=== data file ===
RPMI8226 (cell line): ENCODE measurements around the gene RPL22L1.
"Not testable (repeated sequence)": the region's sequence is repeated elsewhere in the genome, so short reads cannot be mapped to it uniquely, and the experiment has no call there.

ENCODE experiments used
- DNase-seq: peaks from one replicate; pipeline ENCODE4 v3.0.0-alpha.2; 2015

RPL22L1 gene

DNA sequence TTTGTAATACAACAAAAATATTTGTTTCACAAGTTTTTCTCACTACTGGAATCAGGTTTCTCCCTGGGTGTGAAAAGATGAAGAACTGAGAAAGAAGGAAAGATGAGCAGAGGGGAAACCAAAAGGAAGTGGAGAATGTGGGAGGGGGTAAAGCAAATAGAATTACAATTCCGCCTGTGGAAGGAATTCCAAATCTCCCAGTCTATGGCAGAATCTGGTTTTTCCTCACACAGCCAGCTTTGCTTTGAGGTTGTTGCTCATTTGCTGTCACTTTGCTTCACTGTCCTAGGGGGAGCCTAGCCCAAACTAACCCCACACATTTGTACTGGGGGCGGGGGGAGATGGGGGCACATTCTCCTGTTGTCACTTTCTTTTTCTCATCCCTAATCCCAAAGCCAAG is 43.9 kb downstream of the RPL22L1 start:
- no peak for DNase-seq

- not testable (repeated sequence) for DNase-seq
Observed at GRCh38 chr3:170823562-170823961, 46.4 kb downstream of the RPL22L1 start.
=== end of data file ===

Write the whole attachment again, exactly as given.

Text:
RPMI8226 (cell line): ENCODE measurements around the gene RPL22L1.
"Not testable (repeated sequence)": the region's sequence is repeated elsewhere in the genome, so short reads cannot be mapped to it uniquely, and the experiment has no call there.

ENCODE experiments used
- DNase-seq: peaks from one replicate; pipeline ENCODE4 v3.0.0-alpha.2; 2015

RPL22L1 gene

DNA sequence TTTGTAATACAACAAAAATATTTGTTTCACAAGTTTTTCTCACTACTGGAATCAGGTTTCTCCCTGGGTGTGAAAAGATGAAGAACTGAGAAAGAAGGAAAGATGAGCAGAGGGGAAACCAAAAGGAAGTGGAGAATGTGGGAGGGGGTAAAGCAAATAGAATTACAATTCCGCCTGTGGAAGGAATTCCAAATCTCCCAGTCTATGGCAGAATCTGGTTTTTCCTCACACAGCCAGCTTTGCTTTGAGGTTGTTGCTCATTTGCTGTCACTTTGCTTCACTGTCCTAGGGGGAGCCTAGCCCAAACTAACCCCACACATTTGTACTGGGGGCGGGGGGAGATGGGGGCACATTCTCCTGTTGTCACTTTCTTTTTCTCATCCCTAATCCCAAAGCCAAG is 43.9 kb downstream of the RPL22L1 start:
- no peak for DNase-seq

- not testable (repeated sequence) for DNase-seq
Observed at GRCh38 chr3:170823562-170823961, 46.4 kb downstream of the RPL22L1 start.